Ag immigration reform stalled by politics, (again)

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In comments made at the Agriculture Outlook forum last week, USDA Secretary Tom Vilsack told attendees the United States needs “comprehensive immigration reform” and called on Congress to act without delay on the issue so vital to agriculture’s future. However, with Washington lawmakers deadlocked in election year politics, hopes for meaningful legislation being passed in a timely manner are quickly dwindling.

“To be competitive, the U.S. pork industry needs a viable and stable agricultural workforce,” according to a statement from the National Pork Producers Council (NPPC). “Comprehensive immigration reform legislation should recognize the unique needs of the agricultural sector such as permanent immigrant workers for pork production facilities and processing plants.”

“The good news is that agriculture has substantially made its case in terms of the need for reform,” said Craig Regelbrugge, co-chair of Agriculture Coalition for Immigration Reform. “The need for a modern and functional agricultural worker visa program has become a major sticking point for the passage of a mandatory E-Verify bill in the House.”

E-Verify is mandatory for some employers, such as those employers with federal contracts or subcontracts that contain the Federal Acquisition Regulation (FAR) E-Verify clause and employers in certain states. More than 307,000 employers are enrolled in the program, with over 17 million cases created in the system in fiscal year 2011. There have been over 3.7 million cases created in the system in fiscal year 2012 (as of December 10, 2011).

Regelbrugge points to an impasse in Congress over the largely failed H2A program - legislation designed to allow non-immigrant foreign workers to the U.S. to perform temporary agricultural labor. NPPC supports a temporary worker visa program.

In Congress, however, there is little consensus as to what to do about it.  “A bill introduced by Rep. Dan Lungren, R-Calif., would create a new, more flexible and market-based ag worker program structure,” Regelbrugge says. “Lungren’s bill, or a combination of it plus some improvements to H2A, are only likely to move in the House if mandatory E-Verify also moves forward.”

In the Senate, there is little sign of movement on the issue, though some conversations are underway among some reform-minded members.  An H2A-only approach is not viable in the Senate, nor should the livestock and dairy sectors settle for an H2A patch as their future lifeline or safety net, according to Regelbrugge.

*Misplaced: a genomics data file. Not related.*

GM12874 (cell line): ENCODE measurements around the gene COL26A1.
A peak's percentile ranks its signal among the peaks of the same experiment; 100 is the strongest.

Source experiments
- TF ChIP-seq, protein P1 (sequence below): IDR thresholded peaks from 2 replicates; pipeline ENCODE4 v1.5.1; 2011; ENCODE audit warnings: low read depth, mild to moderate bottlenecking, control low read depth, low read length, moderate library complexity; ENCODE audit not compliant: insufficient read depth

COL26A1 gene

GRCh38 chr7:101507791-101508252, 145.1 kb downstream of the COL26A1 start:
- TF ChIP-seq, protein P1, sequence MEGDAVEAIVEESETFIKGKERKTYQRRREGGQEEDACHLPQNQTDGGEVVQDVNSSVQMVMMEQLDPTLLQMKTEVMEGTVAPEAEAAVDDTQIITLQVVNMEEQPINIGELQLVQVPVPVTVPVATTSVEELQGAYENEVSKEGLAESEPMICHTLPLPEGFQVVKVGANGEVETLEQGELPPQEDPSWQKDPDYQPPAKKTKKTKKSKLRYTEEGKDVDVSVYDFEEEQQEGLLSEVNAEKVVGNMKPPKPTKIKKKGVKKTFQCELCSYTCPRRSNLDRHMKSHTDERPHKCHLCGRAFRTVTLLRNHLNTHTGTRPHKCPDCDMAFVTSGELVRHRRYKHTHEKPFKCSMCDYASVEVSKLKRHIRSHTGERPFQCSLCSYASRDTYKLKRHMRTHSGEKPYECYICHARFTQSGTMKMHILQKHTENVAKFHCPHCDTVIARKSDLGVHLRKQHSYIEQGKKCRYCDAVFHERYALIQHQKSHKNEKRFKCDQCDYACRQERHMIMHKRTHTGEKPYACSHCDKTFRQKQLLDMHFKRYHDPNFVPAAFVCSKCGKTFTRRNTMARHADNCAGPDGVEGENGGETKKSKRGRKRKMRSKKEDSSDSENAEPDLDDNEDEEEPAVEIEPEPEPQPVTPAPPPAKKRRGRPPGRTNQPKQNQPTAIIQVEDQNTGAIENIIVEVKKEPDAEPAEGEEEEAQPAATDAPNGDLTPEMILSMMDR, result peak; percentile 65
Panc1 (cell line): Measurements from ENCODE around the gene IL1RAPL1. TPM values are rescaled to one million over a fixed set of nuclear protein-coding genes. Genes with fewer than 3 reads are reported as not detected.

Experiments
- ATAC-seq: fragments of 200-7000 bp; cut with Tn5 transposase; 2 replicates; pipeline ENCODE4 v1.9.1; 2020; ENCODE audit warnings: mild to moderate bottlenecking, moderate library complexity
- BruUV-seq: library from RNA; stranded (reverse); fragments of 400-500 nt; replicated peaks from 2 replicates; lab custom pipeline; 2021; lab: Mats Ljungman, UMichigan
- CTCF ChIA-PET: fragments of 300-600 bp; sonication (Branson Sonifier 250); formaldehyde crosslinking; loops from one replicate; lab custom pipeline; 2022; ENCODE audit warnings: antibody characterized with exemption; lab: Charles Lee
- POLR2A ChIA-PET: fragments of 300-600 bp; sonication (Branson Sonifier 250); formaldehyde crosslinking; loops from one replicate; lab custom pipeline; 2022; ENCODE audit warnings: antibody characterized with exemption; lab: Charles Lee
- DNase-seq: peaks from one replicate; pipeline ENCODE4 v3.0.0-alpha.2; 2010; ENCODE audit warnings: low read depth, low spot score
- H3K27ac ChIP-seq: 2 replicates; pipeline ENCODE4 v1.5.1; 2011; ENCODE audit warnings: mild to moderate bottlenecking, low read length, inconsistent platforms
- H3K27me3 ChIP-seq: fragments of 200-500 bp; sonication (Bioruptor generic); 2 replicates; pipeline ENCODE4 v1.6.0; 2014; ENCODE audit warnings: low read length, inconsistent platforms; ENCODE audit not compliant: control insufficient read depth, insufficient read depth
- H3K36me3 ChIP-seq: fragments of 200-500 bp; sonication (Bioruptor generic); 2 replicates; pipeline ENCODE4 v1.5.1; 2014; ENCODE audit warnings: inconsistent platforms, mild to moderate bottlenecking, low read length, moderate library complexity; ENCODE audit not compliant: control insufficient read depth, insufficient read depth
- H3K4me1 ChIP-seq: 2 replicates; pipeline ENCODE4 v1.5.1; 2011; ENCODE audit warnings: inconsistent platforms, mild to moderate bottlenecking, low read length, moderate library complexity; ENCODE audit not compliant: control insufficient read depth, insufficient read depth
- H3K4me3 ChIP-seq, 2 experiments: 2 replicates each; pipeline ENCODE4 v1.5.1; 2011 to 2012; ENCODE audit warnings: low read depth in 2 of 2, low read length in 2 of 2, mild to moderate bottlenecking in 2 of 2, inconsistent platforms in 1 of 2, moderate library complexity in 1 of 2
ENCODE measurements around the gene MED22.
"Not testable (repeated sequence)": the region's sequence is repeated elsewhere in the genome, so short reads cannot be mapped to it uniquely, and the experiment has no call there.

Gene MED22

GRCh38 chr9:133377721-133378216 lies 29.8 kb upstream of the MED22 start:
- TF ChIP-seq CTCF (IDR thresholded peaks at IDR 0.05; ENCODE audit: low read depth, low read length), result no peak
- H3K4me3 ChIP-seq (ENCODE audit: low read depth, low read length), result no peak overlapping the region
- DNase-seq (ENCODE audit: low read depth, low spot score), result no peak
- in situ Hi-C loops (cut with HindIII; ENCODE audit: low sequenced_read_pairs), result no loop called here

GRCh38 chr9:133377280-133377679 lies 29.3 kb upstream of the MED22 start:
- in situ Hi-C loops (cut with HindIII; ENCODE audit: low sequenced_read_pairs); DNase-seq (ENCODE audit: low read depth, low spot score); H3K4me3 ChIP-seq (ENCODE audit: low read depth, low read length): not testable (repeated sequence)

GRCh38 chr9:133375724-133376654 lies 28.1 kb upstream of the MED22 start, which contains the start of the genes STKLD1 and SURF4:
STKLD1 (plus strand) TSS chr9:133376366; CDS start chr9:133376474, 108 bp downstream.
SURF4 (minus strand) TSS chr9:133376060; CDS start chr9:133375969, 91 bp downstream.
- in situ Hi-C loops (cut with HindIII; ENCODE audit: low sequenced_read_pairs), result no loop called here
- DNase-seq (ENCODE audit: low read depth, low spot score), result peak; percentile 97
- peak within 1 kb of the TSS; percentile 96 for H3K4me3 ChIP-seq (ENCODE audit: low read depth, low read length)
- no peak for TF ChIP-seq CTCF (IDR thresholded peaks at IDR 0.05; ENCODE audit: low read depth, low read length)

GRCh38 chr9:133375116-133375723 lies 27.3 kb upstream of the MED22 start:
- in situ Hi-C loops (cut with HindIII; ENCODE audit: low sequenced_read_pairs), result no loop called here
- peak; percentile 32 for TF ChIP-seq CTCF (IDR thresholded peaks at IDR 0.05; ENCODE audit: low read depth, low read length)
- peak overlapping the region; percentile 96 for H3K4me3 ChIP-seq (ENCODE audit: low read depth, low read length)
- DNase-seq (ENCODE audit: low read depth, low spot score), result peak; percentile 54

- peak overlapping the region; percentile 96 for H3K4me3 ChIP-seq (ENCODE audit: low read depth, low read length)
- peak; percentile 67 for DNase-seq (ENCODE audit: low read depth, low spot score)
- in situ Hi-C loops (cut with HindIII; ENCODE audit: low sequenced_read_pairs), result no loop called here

“Our polarized politics and weak economy are a huge challenge to overcome,” Regelbrugge says. “There is no clear path for reform this year. Anything positive that does happen will need to be small, not comprehensive, relevant, and ultimately, bipartisan. However, the U.S. agriculture industry must be prepared for any window of opportunity.”

NPPC supports immigration reform legislation that secures the country’s borders in a way that is fair and just; allows access to a legal workforce but does not place undue burdens on employers; addresses the labor needs of specific industry sectors, including agriculture; and presents a common sense solution for the undocumented workers already in the United States.

Source: NPPC, Department of Homeland Security


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Bill Harshman    
Central PA  |  February, 29, 2012 at 10:34 AM

Vote 'em all out and lets get some people in Congress willing to deal with issues, not re-election. Remember Nero fiddled while Rome burned. Anyone see a modern day comparison here? We are at the mercy of gridlock. If this was a dysfunctional family there would be counseling.

Izzy    
los angeles  |  February, 29, 2012 at 12:52 PM

You are absolutely right. They get paid to be obstructionist. Every couple years there is mid-terms and some sort of elections, so basically nothing gets done the whole year. This is ridiculous and no one seems to want to change this ongoing stupidity.

Robert Zukowski    
July, 10, 2013 at 07:22 PM

Have you no common sense. I have no problem with the gridlock and I commend the Republicans. There is absolutely no reason to give the illegals an accelerated pathway to citizenship. They should have to apply for it in the same way with the same restrictions like all the other immigrants do. The solution is simple. Extend green card renewals to 3 years instead of one. Instead of citizenship, give them LEGAL alien status. Butting into the immigration line should not be rewarded. And another thing, with the unemployment rate where it is at, why do we need millions of illegals to do our work? 1. No one wants to do the work. It is too hard or inconvenient (Waaa!). 2. Doesn't pay enough (pays more than unemployment but then waiting at the mailbox for a check is pretty easy. Plus you would have to move to where the work is.) Democrats see them as a new source of dependent voters to keep big government growing and expand socialist control in the US, and big business sees them as a source of cheap labor to maximize profits putting pressure on Republicans. The current bill is a big mistake. Lets pay our own people a little more, encourage them to take these jobs and avoid all these headaches. Thank God for those obstructionists.


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